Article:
NASA to help school programs take off

Older pupils at Black Mountain Elementary School will receive additional support in math, science and technology next school year.

The school successfully applied for a federal grant to participate in the National Aeronautics and Space Administration's Explorer Schools program, which runs for three years.

"The program is to benefit science, math, technology and career education by supplementing curriculum for grades five through eight," school principal Scott Rhoades said.

Lisa McClure, a seventh- and eighth-grade teacher, wrote the grant.

She said she participated in a NASA Education Workshop in 2001 and that only individuals with NASA connections could apply for grant funds.

McClure and Rhoades had to assemble a team from the school once the grant was approved.

That team will attend a weeklong NASA summer workshop at the Dryden Flight Research Center at Edwards Air Force Base in California.

"We started with people who are interested in NASA and space," McClure said.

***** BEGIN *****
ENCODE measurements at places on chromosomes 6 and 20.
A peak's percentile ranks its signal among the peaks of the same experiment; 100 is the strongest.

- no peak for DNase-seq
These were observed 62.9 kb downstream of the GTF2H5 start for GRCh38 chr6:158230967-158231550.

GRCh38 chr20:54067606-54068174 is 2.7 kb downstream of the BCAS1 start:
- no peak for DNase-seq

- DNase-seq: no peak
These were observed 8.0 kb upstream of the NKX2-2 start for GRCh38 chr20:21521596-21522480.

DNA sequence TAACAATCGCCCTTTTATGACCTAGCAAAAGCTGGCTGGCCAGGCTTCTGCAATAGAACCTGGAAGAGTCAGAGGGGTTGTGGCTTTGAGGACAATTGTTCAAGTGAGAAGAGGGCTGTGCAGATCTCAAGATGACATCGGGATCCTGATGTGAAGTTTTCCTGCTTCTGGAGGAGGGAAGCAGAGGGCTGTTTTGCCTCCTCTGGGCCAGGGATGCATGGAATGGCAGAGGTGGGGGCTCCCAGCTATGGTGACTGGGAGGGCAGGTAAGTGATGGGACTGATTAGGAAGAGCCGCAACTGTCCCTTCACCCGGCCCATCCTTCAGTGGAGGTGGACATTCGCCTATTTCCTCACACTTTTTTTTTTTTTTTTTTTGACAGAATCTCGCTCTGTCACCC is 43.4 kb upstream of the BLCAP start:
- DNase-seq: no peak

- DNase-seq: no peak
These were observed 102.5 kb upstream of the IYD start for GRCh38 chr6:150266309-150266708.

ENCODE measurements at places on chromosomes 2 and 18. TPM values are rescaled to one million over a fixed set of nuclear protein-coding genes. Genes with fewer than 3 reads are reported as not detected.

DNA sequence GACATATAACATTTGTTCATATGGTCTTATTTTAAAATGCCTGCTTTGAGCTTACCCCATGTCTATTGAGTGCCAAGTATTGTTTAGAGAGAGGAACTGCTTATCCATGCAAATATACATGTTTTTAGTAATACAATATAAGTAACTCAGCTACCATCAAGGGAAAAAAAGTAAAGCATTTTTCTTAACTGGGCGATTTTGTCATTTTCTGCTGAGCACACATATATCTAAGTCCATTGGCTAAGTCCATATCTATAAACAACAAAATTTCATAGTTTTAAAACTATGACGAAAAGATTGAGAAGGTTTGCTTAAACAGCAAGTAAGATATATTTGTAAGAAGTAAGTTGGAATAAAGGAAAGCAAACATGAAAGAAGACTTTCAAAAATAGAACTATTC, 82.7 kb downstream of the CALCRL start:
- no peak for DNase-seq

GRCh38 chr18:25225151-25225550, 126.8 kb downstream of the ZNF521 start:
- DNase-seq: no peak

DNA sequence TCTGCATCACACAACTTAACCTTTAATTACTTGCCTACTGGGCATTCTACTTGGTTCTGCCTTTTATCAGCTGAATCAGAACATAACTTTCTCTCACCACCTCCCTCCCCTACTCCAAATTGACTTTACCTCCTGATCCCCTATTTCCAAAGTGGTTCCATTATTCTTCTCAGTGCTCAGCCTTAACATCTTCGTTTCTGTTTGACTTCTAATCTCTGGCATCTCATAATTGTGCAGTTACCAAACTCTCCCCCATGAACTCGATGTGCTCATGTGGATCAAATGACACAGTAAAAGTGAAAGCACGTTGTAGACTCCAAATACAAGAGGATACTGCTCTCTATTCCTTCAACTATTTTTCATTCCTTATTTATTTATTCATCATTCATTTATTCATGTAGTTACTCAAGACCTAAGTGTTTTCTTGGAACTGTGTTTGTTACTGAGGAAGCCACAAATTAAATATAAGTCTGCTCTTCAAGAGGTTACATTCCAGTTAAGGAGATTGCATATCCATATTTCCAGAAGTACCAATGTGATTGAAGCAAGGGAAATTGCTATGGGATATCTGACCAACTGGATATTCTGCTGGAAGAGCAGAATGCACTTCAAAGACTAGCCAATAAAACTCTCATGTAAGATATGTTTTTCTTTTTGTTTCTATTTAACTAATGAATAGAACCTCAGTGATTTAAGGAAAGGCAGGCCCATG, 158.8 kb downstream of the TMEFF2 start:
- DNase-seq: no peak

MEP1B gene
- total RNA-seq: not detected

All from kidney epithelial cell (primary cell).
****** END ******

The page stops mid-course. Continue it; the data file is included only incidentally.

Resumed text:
"But some had conflicts with conventions, so we got some alternates."

The three other team members, all volunteers, are second-grade teacher Teri Sietsema, third-grade teacher Danyl Pierson and fifth-grade teacher Patti Cummins.

The workshop will explain NASA content, resources and programs.

When the team returns to school it will write an action plan for fifth- through eighth-graders.

Purchase of new microscopes, computer software or other items related to science, math and technology will be considered for funding.

McClure said teachers and administrators from just five schools in Southern California and Arizona have been selected for the workshop.

The grant is worth up to $10,000 for 2003-2004, up to $5,000 the second year and up to $2,500 the third year.

A NASA press release states that students participate in authentic experiences with NASA science and technology, apply NASA science, math and technology knowledge to real-world issues and problems, and gain access to NASA resources and materials.

Parents also benefit from the program through increased involvement in their children's education, online learning adventures for families and students and special events and other opportunities, the release further stated.